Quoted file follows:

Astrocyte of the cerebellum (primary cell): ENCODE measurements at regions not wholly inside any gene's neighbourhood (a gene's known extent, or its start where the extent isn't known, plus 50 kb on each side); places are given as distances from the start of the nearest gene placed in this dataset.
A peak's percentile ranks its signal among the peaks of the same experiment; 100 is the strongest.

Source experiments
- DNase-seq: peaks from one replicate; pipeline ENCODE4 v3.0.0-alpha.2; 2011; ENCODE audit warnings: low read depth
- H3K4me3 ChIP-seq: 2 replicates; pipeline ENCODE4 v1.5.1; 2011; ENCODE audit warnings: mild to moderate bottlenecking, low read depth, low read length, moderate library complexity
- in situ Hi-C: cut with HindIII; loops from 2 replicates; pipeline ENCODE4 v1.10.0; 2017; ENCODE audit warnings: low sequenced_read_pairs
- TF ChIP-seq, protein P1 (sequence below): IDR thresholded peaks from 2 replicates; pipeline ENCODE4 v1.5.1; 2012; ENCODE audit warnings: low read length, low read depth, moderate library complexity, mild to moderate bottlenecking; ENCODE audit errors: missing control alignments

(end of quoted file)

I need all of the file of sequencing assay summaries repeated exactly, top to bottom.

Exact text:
Astrocyte of the cerebellum (primary cell): ENCODE measurements at regions not wholly inside any gene's neighbourhood (a gene's known extent, or its start where the extent isn't known, plus 50 kb on each side); places are given as distances from the start of the nearest gene placed in this dataset.
A peak's percentile ranks its signal among the peaks of the same experiment; 100 is the strongest.

Source experiments
- DNase-seq: peaks from one replicate; pipeline ENCODE4 v3.0.0-alpha.2; 2011; ENCODE audit warnings: low read depth
- H3K4me3 ChIP-seq: 2 replicates; pipeline ENCODE4 v1.5.1; 2011; ENCODE audit warnings: mild to moderate bottlenecking, low read depth, low read length, moderate library complexity
- in situ Hi-C: cut with HindIII; loops from 2 replicates; pipeline ENCODE4 v1.10.0; 2017; ENCODE audit warnings: low sequenced_read_pairs
- TF ChIP-seq, protein P1 (sequence below): IDR thresholded peaks from 2 replicates; pipeline ENCODE4 v1.5.1; 2012; ENCODE audit warnings: low read length, low read depth, moderate library complexity, mild to moderate bottlenecking; ENCODE audit errors: missing control alignments